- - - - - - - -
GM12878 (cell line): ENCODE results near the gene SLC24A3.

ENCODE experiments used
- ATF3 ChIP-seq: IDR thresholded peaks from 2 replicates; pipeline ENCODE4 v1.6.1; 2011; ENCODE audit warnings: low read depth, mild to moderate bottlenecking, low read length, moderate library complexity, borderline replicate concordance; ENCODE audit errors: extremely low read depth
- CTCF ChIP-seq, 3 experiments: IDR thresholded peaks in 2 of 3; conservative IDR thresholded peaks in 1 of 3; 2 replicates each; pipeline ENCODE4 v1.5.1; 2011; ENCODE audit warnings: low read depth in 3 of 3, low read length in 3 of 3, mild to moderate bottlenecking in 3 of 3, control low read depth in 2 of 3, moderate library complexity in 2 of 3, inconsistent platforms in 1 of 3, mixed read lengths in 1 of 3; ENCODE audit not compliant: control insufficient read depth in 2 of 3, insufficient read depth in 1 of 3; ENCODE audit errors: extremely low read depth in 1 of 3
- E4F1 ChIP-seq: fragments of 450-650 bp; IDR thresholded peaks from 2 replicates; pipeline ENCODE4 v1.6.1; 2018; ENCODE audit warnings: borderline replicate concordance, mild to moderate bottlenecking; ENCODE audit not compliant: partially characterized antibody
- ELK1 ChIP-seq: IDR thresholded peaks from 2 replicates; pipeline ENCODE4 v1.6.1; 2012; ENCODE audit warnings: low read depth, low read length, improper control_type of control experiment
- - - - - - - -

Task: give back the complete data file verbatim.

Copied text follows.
GM12878 (cell line): ENCODE results near the gene SLC24A3.

ENCODE experiments used
- ATF3 ChIP-seq: IDR thresholded peaks from 2 replicates; pipeline ENCODE4 v1.6.1; 2011; ENCODE audit warnings: low read depth, mild to moderate bottlenecking, low read length, moderate library complexity, borderline replicate concordance; ENCODE audit errors: extremely low read depth
- CTCF ChIP-seq, 3 experiments: IDR thresholded peaks in 2 of 3; conservative IDR thresholded peaks in 1 of 3; 2 replicates each; pipeline ENCODE4 v1.5.1; 2011; ENCODE audit warnings: low read depth in 3 of 3, low read length in 3 of 3, mild to moderate bottlenecking in 3 of 3, control low read depth in 2 of 3, moderate library complexity in 2 of 3, inconsistent platforms in 1 of 3, mixed read lengths in 1 of 3; ENCODE audit not compliant: control insufficient read depth in 2 of 3, insufficient read depth in 1 of 3; ENCODE audit errors: extremely low read depth in 1 of 3
- E4F1 ChIP-seq: fragments of 450-650 bp; IDR thresholded peaks from 2 replicates; pipeline ENCODE4 v1.6.1; 2018; ENCODE audit warnings: borderline replicate concordance, mild to moderate bottlenecking; ENCODE audit not compliant: partially characterized antibody
- ELK1 ChIP-seq: IDR thresholded peaks from 2 replicates; pipeline ENCODE4 v1.6.1; 2012; ENCODE audit warnings: low read depth, low read length, improper control_type of control experiment